41. THESE WINDS IN THE VICINITY OF AIRPORTS CAN HAVE LARGE EFFECTS ON THE AIRCRAFT’S PERFORMANCE:• HEADWINDS ARE THE MOST BENEFICIAL TO PILOTS AS THEY REDUCE THE AIRCRAFT’S GROUNDSPEED ONAPPROACH AND THEREFORE THE LENGTH OF RUNWAY REQUIRED TO LAND ON. HOWEVER STRONGHEADWINDS CAN AFFECT THE CAPABILITIES OF THE AUTOPILOT SYSTEMS AND PREVENT THE PILOTS FROMCARRYING OUT AN AUTOMATIC LANDING. FOR THE BOEING 747-400 THIS IS A HEADWIND COMPONENT OF25 KNOTS.• ON TAKE-OFF A HEADWIND IS AGAIN BENEFICIAL TO THE PILOT AS IT REDUCES THE LENGTH OF RUNWAYREQUIRED TO BECOME AIRBORNE. THEREFORE EITHER ALLOWING THE AIRCRAFT TO DEPART WITH A LARGERPAYLOAD…….GOOD FOR THE COMPANY…..OR USE A LOWER ENGINE POWER SETTING, AGAIN GOOD FOR THECOMPANY AS IT REDUCES THE STRESS ON THE ENGINE AND THEREFORE REDUCES MAINTENANCE COSTS.• CONVERSELY A TAILWIND WILL INCREASE THE LENGTH OF RUNWAY REQUIRED, SO REDUCING THE AMOUNTOF PAYLOAD WHICH CAN BE CARRIED OR REQUIRE A HIGHER ENGINE POWER SETTING TO BECOMEAIRBORNE. THE BOEING 747-400 HAS EITHER A 10 OR 15 KNOT MAXIMUM TAILWIND COMPONENT,DEPENDING ON THE AIRCRAFT’S WEIGHT.• CROSSWINDS PRIMARILY AFFECT THE PILOT’S AND NOT AIRCRAFT PERFORMANCE, AS THE STRONGER THECROSSWIND THE BETTER THE PILOT’S SKILLS NEED TO BE, AS WE CAN SEE IN THIS NEXT VIDEO!
42. CROSSWIND LANDING VIDEO.
43. HURRICANES, TYPHOONS AND CYCLONES………THEY ARE ALL THE SAME TYPE OFWEATHER SYSTEMS.Hurricanes are tropical cyclones that have an organized circulation, with sustainedwinds exceeding 74 mph.Hurricanes develop over tropical waters.Tropical cyclones forming in the Atlantic and Eastern Pacific are called Hurricanes.While in the Western Pacific they are called Typhoons.And in the Indian Ocean they are called Cyclones.Typhoons affecting Hong Kong or China and Cyclones affecting India or Bangladesh;can affect our flight operations as the weather can be severe enough to closeairports. Due to strong winds and torrential rain, so we must be aware and planaccordingly whenever these are forecast on our planned flight routes.
44. INTERNATIONAL STANDARD ATMOSPHERE. (I.S.A)AIRCRAFT PERFORMANCE MANUALS AND TABLES ARE PRIMARILY BASED ON THE MODEL OFTHE ‘INTERNATIONAL STANDARD ATMOSPHERE’, AS MEANS OF PROVIDING A WORLD WIDEREFERENCE SYSTEM FOR STANDARDISING AIRCRAFT EQUIPMENT AND PERFORMANCE.IT CAN BE DESCRIBED AS FOLLOWS:The ISA model divides the atmosphere into layers with linear temperature distributions. The other values arecomputed from basic physical constants and relationships.Thus the standard consists of a table of values at various altitudes, plus some formulas by which those values werederived. For example, at sea level the standard gives a pressure of 1013.25 Hectopascals and a temperature of 15Celsius, and an initial lapse rate of roughly −2 °C/1,000 ft).The tabulation continues to 11 km (The Tropopause, as we discussed earlier) where the pressure has fallen to226.32 Hectopascals and the temperature to −56.5 °C.Between 11 km and 20 km the temperature is assumed to remain constant.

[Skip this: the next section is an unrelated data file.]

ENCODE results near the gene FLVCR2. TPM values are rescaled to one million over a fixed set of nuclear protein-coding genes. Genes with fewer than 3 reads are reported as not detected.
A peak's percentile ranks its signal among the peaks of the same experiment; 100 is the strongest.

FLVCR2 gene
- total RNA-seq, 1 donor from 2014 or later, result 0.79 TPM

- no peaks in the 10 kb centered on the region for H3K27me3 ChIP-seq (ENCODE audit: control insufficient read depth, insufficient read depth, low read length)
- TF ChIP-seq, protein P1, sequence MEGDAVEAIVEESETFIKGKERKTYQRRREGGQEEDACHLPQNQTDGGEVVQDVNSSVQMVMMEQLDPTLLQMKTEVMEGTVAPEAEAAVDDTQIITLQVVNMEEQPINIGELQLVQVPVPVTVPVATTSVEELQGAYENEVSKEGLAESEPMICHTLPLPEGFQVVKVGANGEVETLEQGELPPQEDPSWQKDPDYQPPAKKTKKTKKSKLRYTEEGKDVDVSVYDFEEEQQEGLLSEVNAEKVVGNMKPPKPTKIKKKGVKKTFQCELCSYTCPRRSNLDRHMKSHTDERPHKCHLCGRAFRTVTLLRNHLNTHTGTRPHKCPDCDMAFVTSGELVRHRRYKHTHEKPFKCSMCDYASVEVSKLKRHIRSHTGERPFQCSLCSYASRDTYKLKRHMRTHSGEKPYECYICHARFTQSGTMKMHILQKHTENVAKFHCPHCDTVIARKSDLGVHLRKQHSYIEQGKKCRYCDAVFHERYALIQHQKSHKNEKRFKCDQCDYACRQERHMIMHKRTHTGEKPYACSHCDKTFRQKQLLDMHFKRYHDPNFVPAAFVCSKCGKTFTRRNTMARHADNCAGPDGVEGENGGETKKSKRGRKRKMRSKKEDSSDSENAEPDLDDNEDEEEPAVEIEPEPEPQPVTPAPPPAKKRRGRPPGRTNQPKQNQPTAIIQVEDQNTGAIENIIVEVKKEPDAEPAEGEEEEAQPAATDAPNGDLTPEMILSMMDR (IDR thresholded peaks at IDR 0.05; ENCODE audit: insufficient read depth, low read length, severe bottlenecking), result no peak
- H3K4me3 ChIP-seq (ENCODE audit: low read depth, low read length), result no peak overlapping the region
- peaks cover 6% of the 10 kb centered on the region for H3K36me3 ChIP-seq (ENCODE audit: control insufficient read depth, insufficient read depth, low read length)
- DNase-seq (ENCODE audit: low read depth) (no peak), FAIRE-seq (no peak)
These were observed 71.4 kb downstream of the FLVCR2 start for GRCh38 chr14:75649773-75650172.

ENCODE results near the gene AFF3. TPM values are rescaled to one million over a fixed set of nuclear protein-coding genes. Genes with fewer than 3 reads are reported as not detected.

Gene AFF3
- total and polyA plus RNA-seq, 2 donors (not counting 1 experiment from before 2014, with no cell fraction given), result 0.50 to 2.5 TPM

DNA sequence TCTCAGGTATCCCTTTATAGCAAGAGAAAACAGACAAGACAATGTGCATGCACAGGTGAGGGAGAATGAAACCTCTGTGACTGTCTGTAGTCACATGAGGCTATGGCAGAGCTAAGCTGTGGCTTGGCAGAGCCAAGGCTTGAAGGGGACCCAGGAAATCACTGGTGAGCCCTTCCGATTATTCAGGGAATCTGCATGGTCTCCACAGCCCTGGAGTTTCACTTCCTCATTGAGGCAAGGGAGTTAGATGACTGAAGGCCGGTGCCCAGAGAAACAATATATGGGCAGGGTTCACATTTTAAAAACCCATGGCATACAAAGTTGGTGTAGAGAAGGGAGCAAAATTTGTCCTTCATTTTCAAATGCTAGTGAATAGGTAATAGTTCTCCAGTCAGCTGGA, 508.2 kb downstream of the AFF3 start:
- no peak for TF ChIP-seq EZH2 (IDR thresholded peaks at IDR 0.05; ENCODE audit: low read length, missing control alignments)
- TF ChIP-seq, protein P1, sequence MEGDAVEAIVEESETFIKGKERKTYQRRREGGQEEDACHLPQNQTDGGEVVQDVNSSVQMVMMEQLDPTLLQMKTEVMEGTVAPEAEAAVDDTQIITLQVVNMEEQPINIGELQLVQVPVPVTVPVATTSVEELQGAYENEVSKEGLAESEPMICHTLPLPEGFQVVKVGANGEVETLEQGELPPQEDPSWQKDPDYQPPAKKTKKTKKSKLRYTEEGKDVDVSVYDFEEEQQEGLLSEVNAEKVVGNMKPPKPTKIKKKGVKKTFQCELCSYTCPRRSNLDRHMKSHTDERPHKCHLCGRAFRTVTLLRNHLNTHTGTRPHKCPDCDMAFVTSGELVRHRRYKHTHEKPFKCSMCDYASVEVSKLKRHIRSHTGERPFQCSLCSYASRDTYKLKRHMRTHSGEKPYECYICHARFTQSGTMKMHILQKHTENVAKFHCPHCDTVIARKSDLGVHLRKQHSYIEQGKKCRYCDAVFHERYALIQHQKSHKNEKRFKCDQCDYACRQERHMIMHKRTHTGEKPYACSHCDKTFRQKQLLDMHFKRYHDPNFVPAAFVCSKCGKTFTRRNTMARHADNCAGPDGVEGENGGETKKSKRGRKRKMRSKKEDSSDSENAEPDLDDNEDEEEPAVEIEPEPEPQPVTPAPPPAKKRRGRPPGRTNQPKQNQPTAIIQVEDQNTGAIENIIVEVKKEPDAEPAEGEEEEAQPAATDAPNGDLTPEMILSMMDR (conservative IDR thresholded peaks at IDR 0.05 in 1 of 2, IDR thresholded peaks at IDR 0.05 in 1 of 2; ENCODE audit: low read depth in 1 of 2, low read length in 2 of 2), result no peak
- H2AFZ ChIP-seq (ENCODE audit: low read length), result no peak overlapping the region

45. ICING HOW IT’S FORMED AND AFFECTS US IN AVIATION.Obviously ice on an aircraft can have a serious affect on aircraft performance andsafety.Many aircraft have crashed due to the aircraft having ice stuck to it’s wings.We all need to know what to look for and plan ahead.In aviation we have a ‘clean wing concept’, such that no aircraft can depart with ice onthe top surface of the wings…this is forbidden.So plans need to be made to compensate for this scenario and these plans andprocedures can be found in the Company De-Icing Manual and the SilkwayOperations Manual Part A.
46. STRUCTURAL ICING.Two conditions are necessary for structural icing in flight:• The aircraft must be flying through visible water such as rain or cloud droplets, and• The temperature at the point where the moisture strikes the aircraft must be 0°C or colder.Aerodynamic cooling can lower temperature of a wing to 0° C even though the ambient temperatureis a few degrees warmer.Super-cooled water increases the rate of icing and is essential to rapid accretion. Super-cooled water isin an unstable liquid state; when an aircraft strikes a super-cooled drop, part of the drop freezesinstantaneously.The types of structural icing are• Clear ice.• Rime ice.• And a mixture of the two.Each type has its identifying features.
47. CLEAR ICE.Clear ice forms when after initial impact, the remaining liquid portion of the drop flows out over the aircraftsurface gradually freezing as a smooth sheet of solid ice. This type forms when drops are large as in rain or incumuliform clouds.Clear ice is hard, heavy, and tenacious. Its removal by de-icing equipment is especially difficult.
48. RIME ICE.Rime ice forms when drops are small, such as those in stratified clouds or light drizzle.The liquid portion remaining after initial impact freezes rapidly before the drop has timeto spread over the aircraft surface.The small frozen droplets trap air between them giving the ice a white appearance.
49. THE FOLLOWING IS AN EXCERPT FROM SILKWAY AIRLINE’S OPERATIONS MANUAL PART A.2.4 DE-ICING AND ANTI-ICING ON THE GROUND.2.4.1 Background information.The clean aircraft concept must be understood as an important part of the safety of the flight. A clean aircraft isconsidered to be either totally clean or cleaned and protected with de- icing/anti-icing fluids that still protect thesurface and are able to perform aerodynamically correct.When aircraft surfaces are contaminated by frozen moisture of any type, they shall be de-iced prior to dispatch.When freezing precipitation exists and there is a risk of precipitation ice, snow or frost forming on critical surfacesat the time of dispatch the aircraft must be anti-iced. If both de-icing and anti-icing is required, the procedure maybe performed in one or two steps.The selection of a one or two step procedure depends upon weather conditions, available equipment, availablefluids and the Holdover Time to be achieved.In a one step procedure only the de-icing procedure applies and in a two step procedure both the anti-icing and de-icing procedures apply.